Sandya Eknaligoda, Courage, and The Right to The Truth

24th January 2010, journalist and cartoonist Pradeep Eknaligoda went missing. He was 50 years old, and is one of thousands of missing people in Sri Lanka. In fact, Sri Lanka ranks second in the list of countries after Iraq to record the largest number of disappearances, and enforced or involuntary disappearances are reported to be around 65,000.

Yesterday, 29th March 2017 - Pradeep's wife, Sandya Eknaligoda received the International Women of Courage Award, presented annually to women who have shown leadership, courage, resourcefulness and willingness to sacrifice for others, from around the world. Handed to her by Melania Trump, First Lady of the United States of America amidst flashing cameras and photo-op smiles, Sandya is the second Sri Lankan to have ever have won this award, Jansila Majeed received it in 2010.

In 7 years, Sandya appeared in court over 90 times. Her struggle, her courage and her fight has been hijacked and used by opportunists both claiming to stand with and against her. She has watched a government fall, a regime change, fresh promises made and broken. She has not heard a word from her husband since the day he vanished. Sandya has refused in the face of all this, to back down or give up. She has evolved and grown - from a wife searching for the truth about her husband, to a symbol of the thousands of people who continue to this day searching for information about their loved ones who vanished without a trace.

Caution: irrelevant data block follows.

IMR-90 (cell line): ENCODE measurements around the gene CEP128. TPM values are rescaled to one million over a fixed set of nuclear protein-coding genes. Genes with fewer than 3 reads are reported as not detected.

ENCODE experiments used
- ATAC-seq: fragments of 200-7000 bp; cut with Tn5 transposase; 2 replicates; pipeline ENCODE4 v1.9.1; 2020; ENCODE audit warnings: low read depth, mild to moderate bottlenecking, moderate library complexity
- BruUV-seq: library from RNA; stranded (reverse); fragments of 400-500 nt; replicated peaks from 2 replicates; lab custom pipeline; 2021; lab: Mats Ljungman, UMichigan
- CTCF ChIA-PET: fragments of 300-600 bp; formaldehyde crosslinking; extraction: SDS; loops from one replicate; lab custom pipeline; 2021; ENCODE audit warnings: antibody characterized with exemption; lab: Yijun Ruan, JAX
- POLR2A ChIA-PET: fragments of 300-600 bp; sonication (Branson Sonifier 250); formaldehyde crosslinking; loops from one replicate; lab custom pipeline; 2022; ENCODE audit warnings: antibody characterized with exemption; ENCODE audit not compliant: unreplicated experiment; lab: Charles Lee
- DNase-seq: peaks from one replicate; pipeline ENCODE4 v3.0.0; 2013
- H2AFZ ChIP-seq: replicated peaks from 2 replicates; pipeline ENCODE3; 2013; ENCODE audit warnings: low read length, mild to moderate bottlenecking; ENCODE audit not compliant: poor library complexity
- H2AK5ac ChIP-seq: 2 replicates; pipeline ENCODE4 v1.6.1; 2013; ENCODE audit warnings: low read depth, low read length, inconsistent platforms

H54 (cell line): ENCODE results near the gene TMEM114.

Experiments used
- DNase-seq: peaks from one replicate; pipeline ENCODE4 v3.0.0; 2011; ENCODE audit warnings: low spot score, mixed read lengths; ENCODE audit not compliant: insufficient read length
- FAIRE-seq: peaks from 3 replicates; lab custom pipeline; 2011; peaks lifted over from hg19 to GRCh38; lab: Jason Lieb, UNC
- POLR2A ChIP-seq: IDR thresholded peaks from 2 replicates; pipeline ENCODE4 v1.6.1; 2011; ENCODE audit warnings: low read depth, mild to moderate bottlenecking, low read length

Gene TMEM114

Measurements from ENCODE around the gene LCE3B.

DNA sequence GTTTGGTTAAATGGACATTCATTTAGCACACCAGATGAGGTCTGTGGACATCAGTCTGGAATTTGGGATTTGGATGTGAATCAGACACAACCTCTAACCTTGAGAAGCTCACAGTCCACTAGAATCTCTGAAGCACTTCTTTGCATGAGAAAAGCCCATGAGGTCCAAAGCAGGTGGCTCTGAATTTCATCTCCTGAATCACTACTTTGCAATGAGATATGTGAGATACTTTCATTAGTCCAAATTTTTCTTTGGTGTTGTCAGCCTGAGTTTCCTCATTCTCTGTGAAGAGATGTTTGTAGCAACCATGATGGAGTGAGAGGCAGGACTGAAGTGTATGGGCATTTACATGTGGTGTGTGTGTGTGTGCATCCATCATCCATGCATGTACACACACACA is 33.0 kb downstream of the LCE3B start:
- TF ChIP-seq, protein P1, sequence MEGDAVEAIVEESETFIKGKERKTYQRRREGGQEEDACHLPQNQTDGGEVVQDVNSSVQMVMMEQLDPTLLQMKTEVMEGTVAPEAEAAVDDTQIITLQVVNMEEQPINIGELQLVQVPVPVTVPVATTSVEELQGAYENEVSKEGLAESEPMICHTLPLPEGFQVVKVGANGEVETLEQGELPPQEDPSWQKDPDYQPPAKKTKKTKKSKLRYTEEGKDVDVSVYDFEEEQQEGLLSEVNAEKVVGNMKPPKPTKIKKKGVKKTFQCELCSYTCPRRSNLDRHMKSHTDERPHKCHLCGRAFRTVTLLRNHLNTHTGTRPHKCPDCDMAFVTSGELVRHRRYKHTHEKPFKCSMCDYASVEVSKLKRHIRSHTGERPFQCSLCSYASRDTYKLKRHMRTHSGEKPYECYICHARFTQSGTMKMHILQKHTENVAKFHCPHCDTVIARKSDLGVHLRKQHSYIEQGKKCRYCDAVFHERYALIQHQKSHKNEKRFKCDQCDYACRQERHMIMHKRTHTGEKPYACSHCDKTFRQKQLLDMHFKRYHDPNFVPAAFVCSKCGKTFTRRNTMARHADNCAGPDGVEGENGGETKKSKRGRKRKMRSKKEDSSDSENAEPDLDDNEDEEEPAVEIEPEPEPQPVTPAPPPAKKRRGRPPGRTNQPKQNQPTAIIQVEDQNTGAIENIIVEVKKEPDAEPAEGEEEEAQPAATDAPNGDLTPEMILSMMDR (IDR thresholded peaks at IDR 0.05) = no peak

I have followed Sandya's journey and struggle for justice, for the truth for years now - and she never fails to astound me or to humble me. From the sidelines I watched and marveled at this incredible woman and her resilience. Mostly I have been awed at her courage. I was raised in an country of self-censorship and fear, before I even could understand what that even meant. It was normal for us to close our eyes and mouths, to keep our heads down and not be the cause of ripples. Perhaps that is why actions of women and people like Sandya strike me so powerfully. What she and others are asking for is simple - they want the truth. It is really that simple. They are asking to know what happened to they people they loved. Are they not owed at least that much?

All too often, people who demand the truth, who demand justice, who demand that the State do what we have elected them to do - protect its citizens and their rights - are accused of being anti-patriotic. For wanting to destroy our country. For not loving Sri Lanka, for wanting to cause problems - and are called traitors.

This is not the truth. These people more often than not - love this country. They love this country so much they are willing to risk their lives to make it better. To make it safe, free and fair for all. They love Sri Lanka even when Sri Lanka doesn't love them back, they love it enough to never stop fighting for justice. That is to me - true patriotism. That is courage. That is the truth.
We  - the people are this country. From the man wading into waters that become more polluted everyday to fish, to the girl in the North cycling through dusty road to get to school. We will decide what it will become. Through our votes, our voices, and our perusal of what is right - what becomes of Sri Lanka is in our hands. And it is women like Sandya, people like her that even in the most fearful, the most terrifying of circumstances that will drive us forward and keep our soul in tact. That will make us truly great.

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